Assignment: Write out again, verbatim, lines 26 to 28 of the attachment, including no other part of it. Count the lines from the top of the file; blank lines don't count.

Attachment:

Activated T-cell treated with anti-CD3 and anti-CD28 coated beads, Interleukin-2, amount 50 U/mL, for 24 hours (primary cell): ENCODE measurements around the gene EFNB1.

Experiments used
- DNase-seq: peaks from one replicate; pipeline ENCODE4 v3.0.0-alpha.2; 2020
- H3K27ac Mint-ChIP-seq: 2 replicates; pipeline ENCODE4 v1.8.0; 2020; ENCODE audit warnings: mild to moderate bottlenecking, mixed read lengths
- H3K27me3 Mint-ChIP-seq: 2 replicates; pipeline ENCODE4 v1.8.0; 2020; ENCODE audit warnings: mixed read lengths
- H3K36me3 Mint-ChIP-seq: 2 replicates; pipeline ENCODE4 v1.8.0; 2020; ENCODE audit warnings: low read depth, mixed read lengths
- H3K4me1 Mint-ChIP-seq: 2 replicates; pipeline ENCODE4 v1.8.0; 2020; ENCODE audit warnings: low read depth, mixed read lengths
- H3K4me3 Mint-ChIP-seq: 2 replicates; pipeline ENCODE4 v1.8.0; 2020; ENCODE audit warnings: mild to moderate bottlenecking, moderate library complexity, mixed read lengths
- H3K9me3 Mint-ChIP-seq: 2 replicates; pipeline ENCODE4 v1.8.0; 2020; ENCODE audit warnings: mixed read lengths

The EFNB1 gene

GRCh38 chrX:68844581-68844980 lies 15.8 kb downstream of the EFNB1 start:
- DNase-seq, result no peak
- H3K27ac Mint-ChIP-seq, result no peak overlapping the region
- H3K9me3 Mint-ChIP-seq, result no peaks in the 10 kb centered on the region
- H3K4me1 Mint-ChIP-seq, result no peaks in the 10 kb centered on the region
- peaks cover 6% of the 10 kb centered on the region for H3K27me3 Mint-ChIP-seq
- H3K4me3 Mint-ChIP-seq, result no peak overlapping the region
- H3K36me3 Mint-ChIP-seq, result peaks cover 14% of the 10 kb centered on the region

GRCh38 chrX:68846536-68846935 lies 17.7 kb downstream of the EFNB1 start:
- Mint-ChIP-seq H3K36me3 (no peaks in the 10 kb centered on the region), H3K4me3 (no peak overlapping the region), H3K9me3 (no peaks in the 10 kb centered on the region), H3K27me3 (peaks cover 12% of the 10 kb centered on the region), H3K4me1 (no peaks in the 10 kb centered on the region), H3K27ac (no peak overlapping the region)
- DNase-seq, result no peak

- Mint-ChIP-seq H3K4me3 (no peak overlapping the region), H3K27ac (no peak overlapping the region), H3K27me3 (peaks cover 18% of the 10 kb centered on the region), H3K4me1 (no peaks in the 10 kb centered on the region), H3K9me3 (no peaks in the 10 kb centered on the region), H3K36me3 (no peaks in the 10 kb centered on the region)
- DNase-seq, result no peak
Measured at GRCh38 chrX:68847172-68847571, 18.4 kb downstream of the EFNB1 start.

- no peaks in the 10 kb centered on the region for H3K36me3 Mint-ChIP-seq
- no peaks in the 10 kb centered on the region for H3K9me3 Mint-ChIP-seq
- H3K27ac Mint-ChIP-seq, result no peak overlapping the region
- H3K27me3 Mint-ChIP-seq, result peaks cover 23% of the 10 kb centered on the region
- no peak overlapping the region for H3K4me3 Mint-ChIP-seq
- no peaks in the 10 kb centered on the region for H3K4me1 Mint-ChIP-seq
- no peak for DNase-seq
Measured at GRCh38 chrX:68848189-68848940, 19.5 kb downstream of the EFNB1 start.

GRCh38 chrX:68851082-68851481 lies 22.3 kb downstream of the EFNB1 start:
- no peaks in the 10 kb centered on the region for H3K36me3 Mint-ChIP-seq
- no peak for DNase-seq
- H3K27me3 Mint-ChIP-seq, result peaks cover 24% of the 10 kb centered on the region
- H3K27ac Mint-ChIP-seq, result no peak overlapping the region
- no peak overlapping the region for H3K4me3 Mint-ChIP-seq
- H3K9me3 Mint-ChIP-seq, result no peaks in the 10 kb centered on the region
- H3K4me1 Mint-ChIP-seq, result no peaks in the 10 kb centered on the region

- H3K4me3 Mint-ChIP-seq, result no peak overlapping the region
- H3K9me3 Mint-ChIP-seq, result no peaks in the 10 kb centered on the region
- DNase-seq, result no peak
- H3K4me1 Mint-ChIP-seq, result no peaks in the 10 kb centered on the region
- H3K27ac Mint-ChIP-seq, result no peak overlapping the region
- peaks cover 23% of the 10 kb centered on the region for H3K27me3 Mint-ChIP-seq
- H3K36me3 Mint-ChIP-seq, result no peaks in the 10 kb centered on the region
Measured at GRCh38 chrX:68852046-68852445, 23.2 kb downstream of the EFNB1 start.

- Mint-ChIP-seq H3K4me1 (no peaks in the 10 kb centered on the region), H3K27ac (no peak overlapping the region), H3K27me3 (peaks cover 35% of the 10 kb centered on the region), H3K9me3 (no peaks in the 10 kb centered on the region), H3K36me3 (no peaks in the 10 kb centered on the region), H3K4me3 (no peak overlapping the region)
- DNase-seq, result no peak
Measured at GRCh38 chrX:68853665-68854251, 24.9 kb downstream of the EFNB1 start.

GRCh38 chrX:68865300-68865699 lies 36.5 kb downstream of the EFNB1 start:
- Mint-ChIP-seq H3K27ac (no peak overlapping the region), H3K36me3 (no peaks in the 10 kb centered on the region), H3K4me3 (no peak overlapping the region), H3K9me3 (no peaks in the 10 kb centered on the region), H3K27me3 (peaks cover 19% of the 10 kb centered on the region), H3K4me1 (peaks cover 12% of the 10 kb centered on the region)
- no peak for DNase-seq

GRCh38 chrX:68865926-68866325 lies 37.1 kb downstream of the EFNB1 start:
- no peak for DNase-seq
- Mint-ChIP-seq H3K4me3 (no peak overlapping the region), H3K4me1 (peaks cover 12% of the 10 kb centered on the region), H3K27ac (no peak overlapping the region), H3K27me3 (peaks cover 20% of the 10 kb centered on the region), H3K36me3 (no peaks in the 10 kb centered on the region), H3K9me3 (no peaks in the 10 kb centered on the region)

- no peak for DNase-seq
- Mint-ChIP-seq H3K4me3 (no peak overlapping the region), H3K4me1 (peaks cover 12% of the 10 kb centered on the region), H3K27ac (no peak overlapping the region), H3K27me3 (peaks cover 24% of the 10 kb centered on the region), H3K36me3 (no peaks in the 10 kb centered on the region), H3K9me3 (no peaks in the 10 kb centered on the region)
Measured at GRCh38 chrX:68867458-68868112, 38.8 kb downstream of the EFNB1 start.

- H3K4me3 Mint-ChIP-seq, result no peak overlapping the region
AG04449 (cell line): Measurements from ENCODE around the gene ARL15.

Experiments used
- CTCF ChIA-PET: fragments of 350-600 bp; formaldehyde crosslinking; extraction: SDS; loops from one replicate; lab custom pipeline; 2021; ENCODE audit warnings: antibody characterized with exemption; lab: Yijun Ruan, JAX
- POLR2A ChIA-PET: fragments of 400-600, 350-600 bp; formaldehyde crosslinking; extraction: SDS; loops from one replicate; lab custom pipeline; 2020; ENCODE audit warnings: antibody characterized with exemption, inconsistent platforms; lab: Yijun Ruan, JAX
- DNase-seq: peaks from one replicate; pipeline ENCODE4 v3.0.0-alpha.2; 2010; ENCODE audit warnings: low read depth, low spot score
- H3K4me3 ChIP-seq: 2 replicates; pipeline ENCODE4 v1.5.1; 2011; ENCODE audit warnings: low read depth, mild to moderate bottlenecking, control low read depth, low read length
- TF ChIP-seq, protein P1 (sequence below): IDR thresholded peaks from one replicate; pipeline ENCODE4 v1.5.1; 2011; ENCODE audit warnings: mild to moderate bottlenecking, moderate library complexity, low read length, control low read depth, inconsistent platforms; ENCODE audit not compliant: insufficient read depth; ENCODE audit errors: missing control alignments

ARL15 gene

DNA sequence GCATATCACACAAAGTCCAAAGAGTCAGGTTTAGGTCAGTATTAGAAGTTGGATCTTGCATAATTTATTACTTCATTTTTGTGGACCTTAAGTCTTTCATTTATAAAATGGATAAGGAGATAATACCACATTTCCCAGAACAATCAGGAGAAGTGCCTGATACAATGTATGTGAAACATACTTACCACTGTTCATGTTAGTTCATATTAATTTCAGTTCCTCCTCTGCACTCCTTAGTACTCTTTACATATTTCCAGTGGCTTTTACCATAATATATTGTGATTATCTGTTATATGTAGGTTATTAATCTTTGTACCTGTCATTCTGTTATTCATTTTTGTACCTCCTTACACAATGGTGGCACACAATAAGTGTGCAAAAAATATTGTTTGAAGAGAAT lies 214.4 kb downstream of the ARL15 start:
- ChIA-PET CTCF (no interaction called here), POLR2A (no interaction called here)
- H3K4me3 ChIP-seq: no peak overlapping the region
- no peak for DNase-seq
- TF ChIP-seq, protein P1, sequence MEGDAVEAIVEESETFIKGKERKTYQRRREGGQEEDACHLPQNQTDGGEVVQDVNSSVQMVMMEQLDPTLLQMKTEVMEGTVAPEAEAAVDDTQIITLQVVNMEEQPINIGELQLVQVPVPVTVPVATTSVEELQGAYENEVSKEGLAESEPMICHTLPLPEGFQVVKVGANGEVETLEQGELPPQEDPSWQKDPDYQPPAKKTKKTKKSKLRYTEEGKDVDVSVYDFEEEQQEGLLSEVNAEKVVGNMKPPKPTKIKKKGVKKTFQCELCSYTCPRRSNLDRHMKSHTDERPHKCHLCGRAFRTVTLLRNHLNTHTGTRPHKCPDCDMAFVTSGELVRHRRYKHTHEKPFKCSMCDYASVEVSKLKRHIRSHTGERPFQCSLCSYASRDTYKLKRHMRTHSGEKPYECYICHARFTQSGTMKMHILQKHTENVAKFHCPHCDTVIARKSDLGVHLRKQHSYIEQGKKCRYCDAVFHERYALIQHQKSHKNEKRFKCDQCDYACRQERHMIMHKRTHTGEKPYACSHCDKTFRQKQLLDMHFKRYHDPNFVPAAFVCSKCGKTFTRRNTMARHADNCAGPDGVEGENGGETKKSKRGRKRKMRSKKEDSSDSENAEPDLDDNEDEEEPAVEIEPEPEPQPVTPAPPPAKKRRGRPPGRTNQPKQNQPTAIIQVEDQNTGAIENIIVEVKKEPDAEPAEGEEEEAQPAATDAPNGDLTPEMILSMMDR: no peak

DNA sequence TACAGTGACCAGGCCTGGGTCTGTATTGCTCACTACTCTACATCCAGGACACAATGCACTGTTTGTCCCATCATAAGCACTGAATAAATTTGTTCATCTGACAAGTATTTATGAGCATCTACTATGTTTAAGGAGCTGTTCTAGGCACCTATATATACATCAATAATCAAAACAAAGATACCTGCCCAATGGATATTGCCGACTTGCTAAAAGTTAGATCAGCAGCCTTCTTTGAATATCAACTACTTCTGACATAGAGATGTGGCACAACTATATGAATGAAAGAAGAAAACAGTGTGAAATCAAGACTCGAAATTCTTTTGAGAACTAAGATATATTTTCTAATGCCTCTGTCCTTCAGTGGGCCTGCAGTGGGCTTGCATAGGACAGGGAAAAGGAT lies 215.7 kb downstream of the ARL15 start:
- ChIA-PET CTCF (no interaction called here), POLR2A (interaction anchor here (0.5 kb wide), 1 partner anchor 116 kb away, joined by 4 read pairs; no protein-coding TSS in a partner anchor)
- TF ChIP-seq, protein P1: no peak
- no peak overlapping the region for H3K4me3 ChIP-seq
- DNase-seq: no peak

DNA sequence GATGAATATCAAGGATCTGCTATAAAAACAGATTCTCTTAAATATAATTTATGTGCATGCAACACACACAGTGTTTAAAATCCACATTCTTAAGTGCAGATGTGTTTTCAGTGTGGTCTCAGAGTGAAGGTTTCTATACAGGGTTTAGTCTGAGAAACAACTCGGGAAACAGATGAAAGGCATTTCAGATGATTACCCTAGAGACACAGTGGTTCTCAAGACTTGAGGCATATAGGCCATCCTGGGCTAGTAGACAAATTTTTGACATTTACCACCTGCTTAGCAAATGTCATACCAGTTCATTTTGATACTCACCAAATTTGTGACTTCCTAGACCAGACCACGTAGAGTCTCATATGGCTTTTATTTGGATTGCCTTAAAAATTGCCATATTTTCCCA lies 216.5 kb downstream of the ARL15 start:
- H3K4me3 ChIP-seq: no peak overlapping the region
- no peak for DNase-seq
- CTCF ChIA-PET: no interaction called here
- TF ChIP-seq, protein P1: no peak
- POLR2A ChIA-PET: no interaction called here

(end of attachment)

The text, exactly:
- no peaks in the 10 kb centered on the region for H3K9me3 Mint-ChIP-seq
- H3K27ac Mint-ChIP-seq, result no peak overlapping the region
- H3K27me3 Mint-ChIP-seq, result peaks cover 23% of the 10 kb centered on the region